Never mind Dear Abby, Dr. Phil or Dr. Laura. It’s Jane Austen who’s dishing out the latest advice for the lovelorn.
When the movie “The Jane Austen Book Club” piggybacked in theaters last month on “Becoming Jane,” a film centered on the love life of Austen herself, moviegoers got a double opportunity to learn from the complexities of love in the eyes of the 18th-century novelist.
Much like her books, both films examine love’s predicaments, such as whether to marry for love or money, how control gets in the way of coupling, what lovers can do to bridge their differences and the need at times to weather tough stuff to stick with the one you love. Most intriguing is the way “The Jane Austen Book Club” movie plot, based on Karen Joy Fowler’s 2004 novel with the same name, solves the pressing romantic woes of virtually all its club members — male and female — as they identify with characters’ issues in six Austen novels the club is reading.
So I had to ask: Can a book club really change your life?
Sure, says Lauren Cobb, a Jane Austen fan who teaches literature and writing at Bemidji State University. Even minus the club, books and films change people’s lives, too. Novels and movies are so pervasive in our culture that they pack a wallop, especially when it comes to romance. “They’re pretty much the script for how we should live our love lives,” she says.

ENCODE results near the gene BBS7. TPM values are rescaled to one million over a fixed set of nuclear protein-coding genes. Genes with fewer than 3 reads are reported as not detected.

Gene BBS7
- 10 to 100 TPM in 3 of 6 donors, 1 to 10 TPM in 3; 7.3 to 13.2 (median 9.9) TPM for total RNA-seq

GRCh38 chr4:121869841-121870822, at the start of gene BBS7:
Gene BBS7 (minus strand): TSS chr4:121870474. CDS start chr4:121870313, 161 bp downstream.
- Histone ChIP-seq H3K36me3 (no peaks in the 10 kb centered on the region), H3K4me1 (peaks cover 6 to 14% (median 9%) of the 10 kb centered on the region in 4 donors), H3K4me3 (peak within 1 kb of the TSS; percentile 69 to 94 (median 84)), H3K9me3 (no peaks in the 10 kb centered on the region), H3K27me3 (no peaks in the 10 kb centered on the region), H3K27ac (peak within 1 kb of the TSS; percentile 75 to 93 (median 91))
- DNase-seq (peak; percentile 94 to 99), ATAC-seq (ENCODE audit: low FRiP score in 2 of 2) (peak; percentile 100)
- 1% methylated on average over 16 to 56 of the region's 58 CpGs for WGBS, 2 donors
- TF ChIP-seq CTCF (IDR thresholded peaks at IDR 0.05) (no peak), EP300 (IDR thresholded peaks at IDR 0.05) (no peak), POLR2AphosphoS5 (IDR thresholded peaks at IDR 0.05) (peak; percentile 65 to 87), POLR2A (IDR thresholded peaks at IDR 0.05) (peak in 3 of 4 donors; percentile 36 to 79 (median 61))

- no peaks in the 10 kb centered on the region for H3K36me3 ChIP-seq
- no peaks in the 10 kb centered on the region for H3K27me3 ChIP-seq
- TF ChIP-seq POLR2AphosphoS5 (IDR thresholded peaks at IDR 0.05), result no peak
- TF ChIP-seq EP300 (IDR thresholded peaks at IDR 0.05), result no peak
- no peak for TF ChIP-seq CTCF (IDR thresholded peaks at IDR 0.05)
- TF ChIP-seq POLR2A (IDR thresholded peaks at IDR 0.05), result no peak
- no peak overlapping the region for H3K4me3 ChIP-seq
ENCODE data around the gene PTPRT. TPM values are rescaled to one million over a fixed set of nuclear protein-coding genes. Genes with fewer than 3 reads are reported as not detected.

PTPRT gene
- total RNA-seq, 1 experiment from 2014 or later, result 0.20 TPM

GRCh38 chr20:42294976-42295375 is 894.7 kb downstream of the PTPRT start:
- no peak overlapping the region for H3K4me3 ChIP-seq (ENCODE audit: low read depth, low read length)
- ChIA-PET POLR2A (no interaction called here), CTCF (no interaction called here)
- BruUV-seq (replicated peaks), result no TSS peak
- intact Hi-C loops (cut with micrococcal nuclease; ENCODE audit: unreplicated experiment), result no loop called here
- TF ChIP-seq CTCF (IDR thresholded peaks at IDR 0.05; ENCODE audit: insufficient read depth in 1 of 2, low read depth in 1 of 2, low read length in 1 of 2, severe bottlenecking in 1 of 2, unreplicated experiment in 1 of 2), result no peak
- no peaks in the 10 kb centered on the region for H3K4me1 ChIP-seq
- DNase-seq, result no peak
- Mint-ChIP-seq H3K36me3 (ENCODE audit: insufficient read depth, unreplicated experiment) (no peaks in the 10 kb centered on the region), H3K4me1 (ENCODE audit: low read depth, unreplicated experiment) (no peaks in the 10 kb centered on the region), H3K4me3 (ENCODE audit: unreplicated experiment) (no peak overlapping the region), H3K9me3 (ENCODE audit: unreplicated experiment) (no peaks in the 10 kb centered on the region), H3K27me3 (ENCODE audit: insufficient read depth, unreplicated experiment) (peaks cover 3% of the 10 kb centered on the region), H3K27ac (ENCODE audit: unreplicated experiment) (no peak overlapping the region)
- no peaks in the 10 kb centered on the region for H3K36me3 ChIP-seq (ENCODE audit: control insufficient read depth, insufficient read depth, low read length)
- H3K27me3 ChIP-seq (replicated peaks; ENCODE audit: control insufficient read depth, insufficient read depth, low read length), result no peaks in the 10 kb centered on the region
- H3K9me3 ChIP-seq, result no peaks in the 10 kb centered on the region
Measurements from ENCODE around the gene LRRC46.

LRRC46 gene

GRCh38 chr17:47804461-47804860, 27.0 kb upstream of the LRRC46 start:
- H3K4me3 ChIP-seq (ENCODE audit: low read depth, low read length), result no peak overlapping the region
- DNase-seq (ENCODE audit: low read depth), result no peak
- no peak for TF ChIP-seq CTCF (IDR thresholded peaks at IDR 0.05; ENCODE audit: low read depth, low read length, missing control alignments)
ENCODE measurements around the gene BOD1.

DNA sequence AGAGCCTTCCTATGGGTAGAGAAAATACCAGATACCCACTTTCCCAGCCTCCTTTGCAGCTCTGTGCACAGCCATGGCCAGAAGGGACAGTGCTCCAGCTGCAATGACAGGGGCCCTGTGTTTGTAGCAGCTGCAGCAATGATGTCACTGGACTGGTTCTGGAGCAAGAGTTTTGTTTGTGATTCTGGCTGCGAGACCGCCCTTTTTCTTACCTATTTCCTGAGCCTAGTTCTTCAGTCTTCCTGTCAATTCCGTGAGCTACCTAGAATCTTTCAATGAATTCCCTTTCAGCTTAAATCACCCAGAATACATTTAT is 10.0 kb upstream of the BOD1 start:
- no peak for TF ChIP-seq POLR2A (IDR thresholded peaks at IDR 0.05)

It’s the talk in a book club that intensifies the impact on club members, Cobb says. “They’re making judgments like, ‘Marianne Dashwood (a character in Austen’s “Sense and Sensibility”) should never have done that,’ ” she says. “That spices up the conversation because it brings in different points of view. But the literature isn’t all of what participants are talking about,” she says. “They’re constantly relating it to their own lives.”
While some people take more away from fiction and films than others, a personal response is typical for almost everyone, she says. “We relate through what we bring to it.”
Along with love, common themes include relationships within families, cultural heritage, cross-cultural relationships and change over time, such as effects of the feminist women’s movement, she says. In that category, “Becoming Jane” could be considered a primer.
But back to the subject at hand: love as portrayed by Austen. Though she never married and died in 1817, her books’ models of romance are enduring as much more than ancient history. At least a half-dozen of Austen’s novels have been made into movies or TV productions, and dozens of books have been written about her work.
If you missed the latest Austen movies but are still pining for her wisdom, consider reading “Jane Austen’s Guide to Dating,” by Lauren Henderson (Hyperion, 2005). The book offers quizzes designed to determine which characters in Austen’s books you and your mate most resemble.
You just might garner the sense (and sensibility) you need to enrich your love relationship.